Deveron, who had started to stand with three quarters of the students, sighed and dropped back into his seat. The look he shot toward me made it clear that he somehow blamed us for not being able to leave.

Annoyed, I whispered, “So tell the truth. Which was more important for getting this mentor gig. Was it your stunning and helpful personality, or was it your devotion and strict work ethic?”

He answered me with a fairly infuriating smirk and shrug. “If you must know, I pulled a sword out of a stone. Some people get to be king, I get to babysit a bunch of lemmings.” Patting the table, he added, “At least my round table’s loaded with babes instead of dudes though.” Pausing, he waved a hand toward Columbus and his roommate Sean while adding, “No offense, dudes. Sure you’re quite the conversationalists.”

Rolling my eyes, I leaned over to Herbie, who was still sitting on the table. “Sic him, boy. Bite him.” Herbie, sadly, was far too well behaved to take the suggestion. He did, however, glare menacingly.

By that point, the second, third, and fourth years had all filed out. Left with the smaller audience, Headmistress Sinclaire continued. “Ahh, yes. Our first year students. Another welcome to each of you, whether you have grown up within the Knowledge, or are Bystander-kin. I’m sure many of you have a lot of questions, but let’s see how fast we can get through this first and save those inquiries for afterward, shall we?” She waited for any objections, then continued.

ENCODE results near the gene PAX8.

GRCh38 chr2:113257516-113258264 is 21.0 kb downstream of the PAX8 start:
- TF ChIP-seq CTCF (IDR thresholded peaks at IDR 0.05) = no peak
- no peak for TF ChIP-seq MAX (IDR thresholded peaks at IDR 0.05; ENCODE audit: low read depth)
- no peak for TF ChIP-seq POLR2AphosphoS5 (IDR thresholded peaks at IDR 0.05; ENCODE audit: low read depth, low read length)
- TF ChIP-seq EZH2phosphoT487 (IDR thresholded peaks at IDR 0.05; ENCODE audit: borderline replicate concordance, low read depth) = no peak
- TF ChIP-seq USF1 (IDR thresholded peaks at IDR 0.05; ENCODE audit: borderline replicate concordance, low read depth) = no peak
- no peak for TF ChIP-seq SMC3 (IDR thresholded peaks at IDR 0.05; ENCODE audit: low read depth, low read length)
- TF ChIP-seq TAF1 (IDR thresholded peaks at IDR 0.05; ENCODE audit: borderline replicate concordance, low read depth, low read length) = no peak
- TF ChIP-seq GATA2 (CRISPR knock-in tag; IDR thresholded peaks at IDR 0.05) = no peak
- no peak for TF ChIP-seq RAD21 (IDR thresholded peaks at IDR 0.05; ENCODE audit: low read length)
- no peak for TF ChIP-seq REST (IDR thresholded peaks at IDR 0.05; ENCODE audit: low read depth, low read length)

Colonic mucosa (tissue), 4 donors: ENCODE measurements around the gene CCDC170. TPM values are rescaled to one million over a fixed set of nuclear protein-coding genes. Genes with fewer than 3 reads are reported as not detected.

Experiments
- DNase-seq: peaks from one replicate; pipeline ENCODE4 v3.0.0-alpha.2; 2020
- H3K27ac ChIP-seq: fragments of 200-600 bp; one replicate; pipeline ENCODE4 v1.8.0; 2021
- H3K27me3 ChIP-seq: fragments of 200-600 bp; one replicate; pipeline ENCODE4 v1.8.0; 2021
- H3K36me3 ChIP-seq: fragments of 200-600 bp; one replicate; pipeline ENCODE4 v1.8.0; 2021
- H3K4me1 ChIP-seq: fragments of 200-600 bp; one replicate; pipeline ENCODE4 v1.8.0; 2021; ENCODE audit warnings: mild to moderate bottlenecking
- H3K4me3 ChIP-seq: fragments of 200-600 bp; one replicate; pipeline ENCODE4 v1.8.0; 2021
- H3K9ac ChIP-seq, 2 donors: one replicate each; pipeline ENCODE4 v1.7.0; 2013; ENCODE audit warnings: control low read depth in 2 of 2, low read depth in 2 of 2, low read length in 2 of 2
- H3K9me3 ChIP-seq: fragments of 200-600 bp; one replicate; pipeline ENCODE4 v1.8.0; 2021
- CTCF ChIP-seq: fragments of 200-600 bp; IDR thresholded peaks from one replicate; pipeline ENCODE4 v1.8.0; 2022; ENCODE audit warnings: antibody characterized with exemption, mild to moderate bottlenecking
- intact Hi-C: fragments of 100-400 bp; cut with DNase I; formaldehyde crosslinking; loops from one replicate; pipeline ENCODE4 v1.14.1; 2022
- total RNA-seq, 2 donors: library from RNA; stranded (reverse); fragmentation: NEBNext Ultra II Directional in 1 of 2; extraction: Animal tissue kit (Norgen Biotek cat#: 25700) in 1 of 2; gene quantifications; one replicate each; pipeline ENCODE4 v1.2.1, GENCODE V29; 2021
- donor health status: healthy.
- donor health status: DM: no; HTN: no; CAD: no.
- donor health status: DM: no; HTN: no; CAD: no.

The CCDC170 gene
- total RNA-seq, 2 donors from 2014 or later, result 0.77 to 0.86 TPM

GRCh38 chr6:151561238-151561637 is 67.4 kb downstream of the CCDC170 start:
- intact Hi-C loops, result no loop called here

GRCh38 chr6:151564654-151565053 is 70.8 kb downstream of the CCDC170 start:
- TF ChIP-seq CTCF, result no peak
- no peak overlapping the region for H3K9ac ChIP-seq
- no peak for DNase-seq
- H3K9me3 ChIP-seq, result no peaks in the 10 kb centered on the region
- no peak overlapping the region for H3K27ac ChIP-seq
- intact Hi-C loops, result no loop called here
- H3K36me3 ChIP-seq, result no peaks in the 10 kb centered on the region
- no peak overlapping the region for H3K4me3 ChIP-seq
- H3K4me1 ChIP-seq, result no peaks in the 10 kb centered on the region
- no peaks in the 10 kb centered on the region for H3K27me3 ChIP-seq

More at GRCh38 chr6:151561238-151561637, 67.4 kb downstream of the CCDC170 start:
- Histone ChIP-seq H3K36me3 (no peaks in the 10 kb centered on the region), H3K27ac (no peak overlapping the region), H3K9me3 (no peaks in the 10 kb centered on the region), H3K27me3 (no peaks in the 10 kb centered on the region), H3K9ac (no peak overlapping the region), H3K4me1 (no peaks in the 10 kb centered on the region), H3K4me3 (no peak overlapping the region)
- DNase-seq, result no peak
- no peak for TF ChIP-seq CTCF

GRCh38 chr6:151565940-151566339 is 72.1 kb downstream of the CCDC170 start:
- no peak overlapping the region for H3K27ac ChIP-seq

“Good. Now, many of you have already chosen your track for the semester either by attending early orientation last week or by sending your request forms in over the summer. For those who haven’t and do not know what we are talking about, allow me to explain. There are five types of what we call specialization tracks in this school. Those are: Development, Investigation, Security, Hunters, and Explorers. These are indicated by the color provided on your school uniform: blue, purple, white, green, and red, respectively. Those same colors may be found outside of specialization rooms, to indicate that you are in the correct location when you attend those classes.”